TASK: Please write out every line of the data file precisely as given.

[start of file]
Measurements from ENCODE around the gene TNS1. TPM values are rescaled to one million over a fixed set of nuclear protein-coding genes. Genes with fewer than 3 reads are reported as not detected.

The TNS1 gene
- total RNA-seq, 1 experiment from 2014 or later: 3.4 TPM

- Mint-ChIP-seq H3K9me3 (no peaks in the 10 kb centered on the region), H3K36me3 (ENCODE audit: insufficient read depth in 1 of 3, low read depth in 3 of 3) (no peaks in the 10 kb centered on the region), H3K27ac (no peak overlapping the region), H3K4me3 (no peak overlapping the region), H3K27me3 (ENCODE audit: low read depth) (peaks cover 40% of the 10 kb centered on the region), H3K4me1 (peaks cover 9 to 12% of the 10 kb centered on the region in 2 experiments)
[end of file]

Measurements from ENCODE around the gene TNS1. TPM values are rescaled to one million over a fixed set of nuclear protein-coding genes. Genes with fewer than 3 reads are reported as not detected.

The TNS1 gene
- total RNA-seq, 1 experiment from 2014 or later: 3.4 TPM

- Mint-ChIP-seq H3K9me3 (no peaks in the 10 kb centered on the region), H3K36me3 (ENCODE audit: insufficient read depth in 1 of 3, low read depth in 3 of 3) (no peaks in the 10 kb centered on the region), H3K27ac (no peak overlapping the region), H3K4me3 (no peak overlapping the region), H3K27me3 (ENCODE audit: low read depth) (peaks cover 40% of the 10 kb centered on the region), H3K4me1 (peaks cover 9 to 12% of the 10 kb centered on the region in 2 experiments)